5 Simple Ways to Boost Your Workout Intensity

There is a term in exercise science called the SAID principle. It stands for Specific Adaptation to Imposed Demands. This means that the body will eventually adapt to the exercise demands that you place upon it. As this occurs, the body becomes more efficient at performing those exercises, and the results seen from those exercises become less noticeable.  That explains why you can obtain excellent results with a perfectly designed 6 week exercise program, but then become disappointed when you stay with the program for another 6 weeks and see no additional results. Sometimes, rather than re-designing your entire training program, it can help to introduce a few simple variations to keep your body guessing and continually responding to exercise. Here are 5 basic strategies to infuse some intensity:

  1. Combine exercises.  This strategy works especially well when combining upper and lower body exercises. For instance, if you currently are in a full body routine that includes a squat and a shoulder press, then combine those two exercises into a single exercise in which you perform a squat, stand, and perform a shoulder press. Other examples include a lunge and curl, vertical jump and pushup, or medicine ball lift and throw. The caloric and performance demands placed upon the body will increase as the number of multi-joint combination exercises increase.
  2. Cardio boosts.  These can be infused into any exercise program. Rather than resting between sets, perform a set of 30, 60, or 90 second cardio boosts in your downtime. For example, if your program requires 4 sets of 10 benchpress, then run to stationary bicycle and do a 1 minute sprint between each set. You’ll burn more calories, make the bench pressing harder, and increase the metabolic demand of your entire workout.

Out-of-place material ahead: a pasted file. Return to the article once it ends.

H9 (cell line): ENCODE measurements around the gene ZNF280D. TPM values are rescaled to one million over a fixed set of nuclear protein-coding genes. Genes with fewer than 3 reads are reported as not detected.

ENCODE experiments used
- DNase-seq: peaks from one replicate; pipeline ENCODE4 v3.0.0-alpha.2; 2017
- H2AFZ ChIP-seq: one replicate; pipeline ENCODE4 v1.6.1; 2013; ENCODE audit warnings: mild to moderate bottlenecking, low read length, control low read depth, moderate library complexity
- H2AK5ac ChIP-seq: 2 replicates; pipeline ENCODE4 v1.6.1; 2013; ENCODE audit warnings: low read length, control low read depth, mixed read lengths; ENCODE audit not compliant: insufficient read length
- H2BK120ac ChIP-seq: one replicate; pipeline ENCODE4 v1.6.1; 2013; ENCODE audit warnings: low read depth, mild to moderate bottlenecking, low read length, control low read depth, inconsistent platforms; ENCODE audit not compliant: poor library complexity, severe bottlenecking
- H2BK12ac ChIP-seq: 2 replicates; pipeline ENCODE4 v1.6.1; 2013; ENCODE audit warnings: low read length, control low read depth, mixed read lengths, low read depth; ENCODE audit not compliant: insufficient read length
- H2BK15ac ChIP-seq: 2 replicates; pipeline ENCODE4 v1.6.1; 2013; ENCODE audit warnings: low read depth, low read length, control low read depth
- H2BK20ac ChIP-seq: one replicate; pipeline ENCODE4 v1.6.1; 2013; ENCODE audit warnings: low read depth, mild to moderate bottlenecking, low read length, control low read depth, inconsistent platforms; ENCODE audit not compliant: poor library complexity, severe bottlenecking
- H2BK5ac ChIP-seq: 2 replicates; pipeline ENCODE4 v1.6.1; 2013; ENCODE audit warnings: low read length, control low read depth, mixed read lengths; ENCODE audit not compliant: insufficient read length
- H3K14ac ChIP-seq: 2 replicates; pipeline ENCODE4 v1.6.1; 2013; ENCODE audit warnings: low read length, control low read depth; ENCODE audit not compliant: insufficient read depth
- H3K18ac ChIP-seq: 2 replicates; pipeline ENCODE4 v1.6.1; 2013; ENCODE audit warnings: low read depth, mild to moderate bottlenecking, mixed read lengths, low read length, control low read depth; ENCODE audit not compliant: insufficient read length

3. Take it outside. Any of those long, slow cardio workouts can become exciting and more intense when you turn them into an outdoor adventure.  For instance, instead of your usual 45 minute jaunt on an elliptical trainer, grab a set of dumbbells or a weighted backpack and hit the hiking trails.  The new angles and movements will be sure to throw a curve ball at your body.  Don’t know any trails?  Try www.hikingandbackpacking.com, then visit your home state.  Other options included mountain bicycling, rollerblading, or a local sporting association.
  4. Change the center of gravity. Do you currently use a barbell for your lunges?  Try holding a set of dumbbells or a medicine ball instead. On a leg extension or curl machine, change the location of the pad on your legs.  For a cable exercise, try moving the cable up or down a few notches. By simply altering the angle of force application or the shape of the weight used, you can place your body in an entirely new situation.
  5. Work out at a different time of day. The body can even adapt to become more efficient during specific time periods.  Have you been strictly a morning exercise individual for the past few years?  Throw your body for a loop and hit the gym an hour after dinner. You will experience an entirely different exercise feeling. For even more benefit, if you currently exercise after lunch, turn lunch into a nap session and hit the gym for an early morning workout instead.

This list is by no means comprehensive. There are dozens of ways to keep your body from adapting to imposed demands.  Try to follow this rule – do not go for more than 4 weeks without significantly changing a specific aspect of your exercise program.  As a matter of fact, this is the same approach used by professional athletes to allow their bodies to continually become better, faster and stronger. Try it for yourself and experience rewarding results!

If you’d like a free newsletter and weekly audio podcast from the author of this article, simply visit https://bengreenfieldfitness.com. For more personalized online fitness coaching, fat loss, human performance or nutrition consulting, you can also visit Greenfield Fitness Systems at http://www.pacificfit.net.

Until next time, train smart,
Ben Greenfield

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